A Philadelphia judge on Monday acquitted six New York City antiwar protesters charged criminally Sept. 12 in a demonstration outside the U.S. Army’s high-tech Army Experience Center at Franklin Mills Mall.

Defense attorney Paul J. Hetznecker said Municipal Court Judge James M. DeLeon acquitted the six of charges of conspiracy and failure to disperse during a protest by about 200 demonstrators at the Army exhibit and recruiting center. Hetznecker said video of the six activists showed them disbanding and leaving before they were arrested.

The $12-million Army facility, part of a program to help the Army meet recruiting goals, has drawn crowds because, in addition to recruiting information, it offers computer games and sports television. Antiwar activists, however, object to the weaponry simulators that are popular with teens but which protesters say glorify killing and stereotypes of enemy forces.

- Joseph A. Slobodzian

April 14, 2010

A Nice Spring Day At the Army Experience Center by John Grant

Filed under: 7th Anniversary of Iraq Invasion,March 20 — Tags: , — mermaid @ 7:53 pm

AEC 3-20 3AEC 3-20 2AEC 3-20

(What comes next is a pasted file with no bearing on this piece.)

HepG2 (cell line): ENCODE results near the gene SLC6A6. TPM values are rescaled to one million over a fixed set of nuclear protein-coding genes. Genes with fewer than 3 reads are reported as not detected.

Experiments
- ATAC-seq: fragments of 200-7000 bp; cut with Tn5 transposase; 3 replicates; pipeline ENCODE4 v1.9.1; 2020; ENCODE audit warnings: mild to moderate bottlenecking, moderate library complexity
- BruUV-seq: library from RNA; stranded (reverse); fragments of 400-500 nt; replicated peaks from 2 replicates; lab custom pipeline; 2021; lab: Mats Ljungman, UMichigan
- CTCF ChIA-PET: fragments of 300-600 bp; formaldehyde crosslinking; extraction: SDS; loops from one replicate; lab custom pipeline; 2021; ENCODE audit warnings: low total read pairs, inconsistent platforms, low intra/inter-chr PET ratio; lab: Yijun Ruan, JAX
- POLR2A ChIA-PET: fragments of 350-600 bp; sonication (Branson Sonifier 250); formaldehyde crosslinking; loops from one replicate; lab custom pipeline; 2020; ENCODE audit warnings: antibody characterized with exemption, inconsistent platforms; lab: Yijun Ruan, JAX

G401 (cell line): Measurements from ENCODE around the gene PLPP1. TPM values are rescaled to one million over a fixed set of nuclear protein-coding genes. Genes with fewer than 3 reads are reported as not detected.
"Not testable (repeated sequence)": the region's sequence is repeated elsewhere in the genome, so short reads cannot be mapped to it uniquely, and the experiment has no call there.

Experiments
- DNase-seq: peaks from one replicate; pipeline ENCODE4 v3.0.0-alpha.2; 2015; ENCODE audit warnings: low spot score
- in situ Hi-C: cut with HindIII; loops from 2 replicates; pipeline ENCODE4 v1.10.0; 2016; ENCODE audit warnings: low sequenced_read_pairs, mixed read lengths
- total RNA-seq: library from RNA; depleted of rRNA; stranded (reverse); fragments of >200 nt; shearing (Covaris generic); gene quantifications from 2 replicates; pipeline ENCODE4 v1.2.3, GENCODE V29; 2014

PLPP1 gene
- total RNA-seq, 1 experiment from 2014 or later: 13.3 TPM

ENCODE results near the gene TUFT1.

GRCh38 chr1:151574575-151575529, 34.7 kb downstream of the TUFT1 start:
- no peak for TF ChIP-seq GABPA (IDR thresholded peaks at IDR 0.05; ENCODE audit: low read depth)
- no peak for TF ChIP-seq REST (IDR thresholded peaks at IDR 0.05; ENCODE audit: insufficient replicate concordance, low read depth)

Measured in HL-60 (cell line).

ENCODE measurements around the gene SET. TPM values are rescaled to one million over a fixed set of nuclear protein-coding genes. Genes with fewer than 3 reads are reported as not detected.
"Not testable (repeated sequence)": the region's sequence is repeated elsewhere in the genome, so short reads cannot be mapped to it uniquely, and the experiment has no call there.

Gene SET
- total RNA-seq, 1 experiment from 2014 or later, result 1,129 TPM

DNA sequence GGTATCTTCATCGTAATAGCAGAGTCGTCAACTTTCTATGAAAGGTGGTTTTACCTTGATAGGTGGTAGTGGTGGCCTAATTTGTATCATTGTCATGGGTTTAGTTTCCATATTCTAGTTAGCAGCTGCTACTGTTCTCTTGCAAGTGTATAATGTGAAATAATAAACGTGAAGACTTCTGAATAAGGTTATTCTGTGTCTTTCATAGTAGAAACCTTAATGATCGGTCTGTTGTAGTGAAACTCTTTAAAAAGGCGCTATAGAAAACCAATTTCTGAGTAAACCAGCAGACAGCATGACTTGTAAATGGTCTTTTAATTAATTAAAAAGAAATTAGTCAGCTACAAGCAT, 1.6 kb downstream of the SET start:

About 40 people took a few hours of their day on Saturday, March 20th — the eighth anniversary of the “shock and awe” bombing of Baghdad — to drop in on the Army Experience Center, located next to Dave And Busters fun emporium in the Franklin Mills Mall. The Philadelphia Police Department Civil Affairs squad was out in force, but everything was cordial and there were no arrests. The AEC was closed to visitors because, as I was told by an AEC officer before hand, there was “a special event for future soldiers.” I looked but did not see anyone who fit that criteria inside the $13 million center that utilizes an array of state-of-the-art computer games and shooting simulators with human targets to sell kids as young as 13-years-old on the Army Brand. What the Center does is sell Militarism the same way Disney sells distraction and fantasy. It is noteworthy that counter-insurgency theorists like Generals David Petraeus and Stanley McChrystal emphasize how important it is in counter-insurgency warfare to control a culture’s “grand narrative.” In traditional cultures this involves myth and stories that tell a people who they are and how they fit into the world. In a consumer culture, the grand or master narrative includes aggressive brand marketing like that pumped into kid’s brains at the AEC. These days, there is so much pro-militarism messaging going on a kid really doesn’t have a chance.